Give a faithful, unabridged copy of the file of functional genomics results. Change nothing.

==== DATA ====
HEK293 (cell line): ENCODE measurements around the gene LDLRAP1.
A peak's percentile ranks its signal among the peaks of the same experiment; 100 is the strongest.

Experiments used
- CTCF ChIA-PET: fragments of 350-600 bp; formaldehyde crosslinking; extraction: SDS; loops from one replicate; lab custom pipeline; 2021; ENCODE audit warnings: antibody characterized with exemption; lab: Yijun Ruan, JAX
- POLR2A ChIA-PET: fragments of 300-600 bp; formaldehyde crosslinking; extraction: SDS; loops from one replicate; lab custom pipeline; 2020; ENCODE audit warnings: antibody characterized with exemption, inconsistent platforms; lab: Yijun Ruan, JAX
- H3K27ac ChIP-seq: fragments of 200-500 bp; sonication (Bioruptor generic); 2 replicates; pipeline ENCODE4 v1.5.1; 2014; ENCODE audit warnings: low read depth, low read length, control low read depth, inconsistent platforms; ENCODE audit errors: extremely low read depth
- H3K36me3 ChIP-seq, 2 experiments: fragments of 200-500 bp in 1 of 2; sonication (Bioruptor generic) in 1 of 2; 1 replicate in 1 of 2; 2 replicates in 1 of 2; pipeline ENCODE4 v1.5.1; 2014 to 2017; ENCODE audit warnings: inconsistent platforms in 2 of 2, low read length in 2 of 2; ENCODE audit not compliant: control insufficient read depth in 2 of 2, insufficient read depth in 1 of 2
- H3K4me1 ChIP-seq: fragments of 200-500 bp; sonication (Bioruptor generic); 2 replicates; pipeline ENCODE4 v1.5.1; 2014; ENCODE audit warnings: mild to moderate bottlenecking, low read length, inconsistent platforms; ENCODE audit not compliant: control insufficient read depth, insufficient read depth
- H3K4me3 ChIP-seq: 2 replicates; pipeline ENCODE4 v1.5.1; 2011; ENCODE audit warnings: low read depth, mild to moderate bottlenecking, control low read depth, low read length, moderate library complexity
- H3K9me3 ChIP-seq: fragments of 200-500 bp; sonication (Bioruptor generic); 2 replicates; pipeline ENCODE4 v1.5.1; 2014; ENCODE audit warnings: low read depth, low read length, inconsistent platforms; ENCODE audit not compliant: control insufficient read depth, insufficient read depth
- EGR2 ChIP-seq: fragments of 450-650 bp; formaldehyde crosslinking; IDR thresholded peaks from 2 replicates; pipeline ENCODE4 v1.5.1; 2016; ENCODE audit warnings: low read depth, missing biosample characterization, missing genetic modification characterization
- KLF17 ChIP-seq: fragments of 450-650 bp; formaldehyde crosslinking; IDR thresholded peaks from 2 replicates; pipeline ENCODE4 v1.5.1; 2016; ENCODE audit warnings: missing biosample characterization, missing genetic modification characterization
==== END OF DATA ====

HEK293 (cell line): ENCODE measurements around the gene LDLRAP1.
A peak's percentile ranks its signal among the peaks of the same experiment; 100 is the strongest.

Experiments used
- CTCF ChIA-PET: fragments of 350-600 bp; formaldehyde crosslinking; extraction: SDS; loops from one replicate; lab custom pipeline; 2021; ENCODE audit warnings: antibody characterized with exemption; lab: Yijun Ruan, JAX
- POLR2A ChIA-PET: fragments of 300-600 bp; formaldehyde crosslinking; extraction: SDS; loops from one replicate; lab custom pipeline; 2020; ENCODE audit warnings: antibody characterized with exemption, inconsistent platforms; lab: Yijun Ruan, JAX
- H3K27ac ChIP-seq: fragments of 200-500 bp; sonication (Bioruptor generic); 2 replicates; pipeline ENCODE4 v1.5.1; 2014; ENCODE audit warnings: low read depth, low read length, control low read depth, inconsistent platforms; ENCODE audit errors: extremely low read depth
- H3K36me3 ChIP-seq, 2 experiments: fragments of 200-500 bp in 1 of 2; sonication (Bioruptor generic) in 1 of 2; 1 replicate in 1 of 2; 2 replicates in 1 of 2; pipeline ENCODE4 v1.5.1; 2014 to 2017; ENCODE audit warnings: inconsistent platforms in 2 of 2, low read length in 2 of 2; ENCODE audit not compliant: control insufficient read depth in 2 of 2, insufficient read depth in 1 of 2
- H3K4me1 ChIP-seq: fragments of 200-500 bp; sonication (Bioruptor generic); 2 replicates; pipeline ENCODE4 v1.5.1; 2014; ENCODE audit warnings: mild to moderate bottlenecking, low read length, inconsistent platforms; ENCODE audit not compliant: control insufficient read depth, insufficient read depth
- H3K4me3 ChIP-seq: 2 replicates; pipeline ENCODE4 v1.5.1; 2011; ENCODE audit warnings: low read depth, mild to moderate bottlenecking, control low read depth, low read length, moderate library complexity
- H3K9me3 ChIP-seq: fragments of 200-500 bp; sonication (Bioruptor generic); 2 replicates; pipeline ENCODE4 v1.5.1; 2014; ENCODE audit warnings: low read depth, low read length, inconsistent platforms; ENCODE audit not compliant: control insufficient read depth, insufficient read depth
- EGR2 ChIP-seq: fragments of 450-650 bp; formaldehyde crosslinking; IDR thresholded peaks from 2 replicates; pipeline ENCODE4 v1.5.1; 2016; ENCODE audit warnings: low read depth, missing biosample characterization, missing genetic modification characterization
- KLF17 ChIP-seq: fragments of 450-650 bp; formaldehyde crosslinking; IDR thresholded peaks from 2 replicates; pipeline ENCODE4 v1.5.1; 2016; ENCODE audit warnings: missing biosample characterization, missing genetic modification characterization